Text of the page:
Rep. Joe Barton (R-TX) admitted as much as he left the meeting Friday. Reporters asked why, after Republicans held dozens of nearly-unanimous votes to repeal Obamacare under President Obama, they were getting cold feet now that they control the levers of power.

“Sometimes you’re playing Fantasy Football and sometimes you’re in the real game,” he said. “We knew the president, if we could get a repeal bill to his desk, would almost certainly veto it. This time we knew if it got to the president’s desk it would be signed.”

Rep. Joe Barton (R-TX)

Other members attributed the inability to pass a bill to a lack of deep policy knowledge among less experienced lawmakers.

“A lot of the members are new. Most of us were not here when Obamacare was first passed, and so there’s a curve,” said Rep. Morgan Griffith (R-VA) after the Friday meeting. “There have always been these factions, each side had a different — or, probably about eight sides — have different versions of how they would do that, and trying to bring all those together is very difficult.”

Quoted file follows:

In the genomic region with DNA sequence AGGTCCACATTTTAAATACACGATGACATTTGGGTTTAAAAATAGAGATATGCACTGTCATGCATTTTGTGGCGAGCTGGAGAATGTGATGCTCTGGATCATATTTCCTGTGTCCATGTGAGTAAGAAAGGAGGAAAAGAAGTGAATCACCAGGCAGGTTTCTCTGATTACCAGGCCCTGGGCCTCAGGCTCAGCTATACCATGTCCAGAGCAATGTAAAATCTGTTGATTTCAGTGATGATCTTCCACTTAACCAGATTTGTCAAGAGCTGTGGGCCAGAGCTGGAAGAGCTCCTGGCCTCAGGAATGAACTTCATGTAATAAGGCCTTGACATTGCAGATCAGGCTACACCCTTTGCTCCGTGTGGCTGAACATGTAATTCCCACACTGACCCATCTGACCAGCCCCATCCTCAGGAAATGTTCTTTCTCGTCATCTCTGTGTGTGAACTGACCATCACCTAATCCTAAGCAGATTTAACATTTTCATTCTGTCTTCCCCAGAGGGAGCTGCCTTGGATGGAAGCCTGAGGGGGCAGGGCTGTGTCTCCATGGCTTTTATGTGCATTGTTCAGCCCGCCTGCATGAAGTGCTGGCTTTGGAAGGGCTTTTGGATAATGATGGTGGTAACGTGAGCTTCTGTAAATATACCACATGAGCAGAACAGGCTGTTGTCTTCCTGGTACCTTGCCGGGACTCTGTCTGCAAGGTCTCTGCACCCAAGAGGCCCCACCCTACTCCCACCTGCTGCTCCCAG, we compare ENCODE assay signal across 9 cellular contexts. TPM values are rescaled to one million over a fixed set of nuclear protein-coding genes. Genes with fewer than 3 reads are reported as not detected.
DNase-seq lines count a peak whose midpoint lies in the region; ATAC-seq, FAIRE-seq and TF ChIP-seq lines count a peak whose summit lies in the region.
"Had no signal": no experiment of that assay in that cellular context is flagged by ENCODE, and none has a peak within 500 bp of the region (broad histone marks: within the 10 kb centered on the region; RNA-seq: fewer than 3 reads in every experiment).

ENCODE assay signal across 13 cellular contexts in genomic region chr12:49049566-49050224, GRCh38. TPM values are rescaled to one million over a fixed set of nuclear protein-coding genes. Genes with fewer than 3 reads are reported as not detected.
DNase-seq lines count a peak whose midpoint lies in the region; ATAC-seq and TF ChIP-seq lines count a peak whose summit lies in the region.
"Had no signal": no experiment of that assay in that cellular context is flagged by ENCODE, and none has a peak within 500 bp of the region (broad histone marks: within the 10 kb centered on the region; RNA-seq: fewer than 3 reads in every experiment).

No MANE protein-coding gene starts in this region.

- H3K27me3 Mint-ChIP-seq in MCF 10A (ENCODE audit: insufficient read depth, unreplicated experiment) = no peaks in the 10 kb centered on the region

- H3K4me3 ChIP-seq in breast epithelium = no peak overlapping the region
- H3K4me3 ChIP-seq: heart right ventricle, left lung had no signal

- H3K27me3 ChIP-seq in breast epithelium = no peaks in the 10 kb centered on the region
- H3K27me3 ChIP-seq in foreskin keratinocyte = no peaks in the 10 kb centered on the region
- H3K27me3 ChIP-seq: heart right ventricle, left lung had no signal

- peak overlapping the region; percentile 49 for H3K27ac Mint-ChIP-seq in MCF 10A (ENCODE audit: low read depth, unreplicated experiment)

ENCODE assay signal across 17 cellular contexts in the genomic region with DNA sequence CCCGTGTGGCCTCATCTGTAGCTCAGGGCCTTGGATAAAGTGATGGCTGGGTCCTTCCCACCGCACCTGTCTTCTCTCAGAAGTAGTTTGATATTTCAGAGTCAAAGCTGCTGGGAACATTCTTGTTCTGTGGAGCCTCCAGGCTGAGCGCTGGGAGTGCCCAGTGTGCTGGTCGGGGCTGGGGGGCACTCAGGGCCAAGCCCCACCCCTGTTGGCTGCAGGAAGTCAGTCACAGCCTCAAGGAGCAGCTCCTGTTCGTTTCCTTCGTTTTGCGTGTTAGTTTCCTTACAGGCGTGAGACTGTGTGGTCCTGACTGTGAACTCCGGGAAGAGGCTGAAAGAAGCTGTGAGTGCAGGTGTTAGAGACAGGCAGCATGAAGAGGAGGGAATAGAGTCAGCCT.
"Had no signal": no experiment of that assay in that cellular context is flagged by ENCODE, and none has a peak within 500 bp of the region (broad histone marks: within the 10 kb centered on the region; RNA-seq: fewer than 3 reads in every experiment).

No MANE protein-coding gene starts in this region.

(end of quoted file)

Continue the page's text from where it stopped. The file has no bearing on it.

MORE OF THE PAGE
Rep. Jim Jordan (R-OH), a former chair of the House Freedom Caucus and one of the bill’s biggest critics from the right, showed little remorse over the bill being pulled.

“Look, there were policy concerns with the legislation, there were process concerns with how it was done,” he said. “The responsible thing to do is to get back to work and to put together legislation that accomplishes what we told the American people, plain and simple.”

The vote was originally scheduled for Thursday—Obamacare’s seventh anniversary—but it was pushed back a day in the hopes that one last round of negotiations could cement support from the GOP’s warring factions. But even after emissaries from the White House delivered a take-it-or-leave-it ultimatum Thursday night and a major last-minute change was added to assuage the far-right hardliners, Republicans were by Friday morning unsure at best that the American Health Care Act would pass.

One of numerous lingering disagreements over the legislation involved the dismantling of Obamacare’s Essential Health Benefits rule. Meant as a concession to conservatives, it was the final straw for some moderates who had wavered on the bill and felt leadership was being too conciliatory to the party’s hard right wing.

The now-scuttled legislation would have also reworked Obamacare’s tax credits, making them less generous and premiums more burdensome on lower-income, rural, and older consumers. But the bill’s most significant impact would have been on Medicaid. The bill would have phased out the Medicaid expansion and, in the long term, would have gutted federal funding for the program. The bill also offered major tax cuts for high-income earners and the insurance industry, though some of those tax cuts were rolled back to pay for last-minute changes.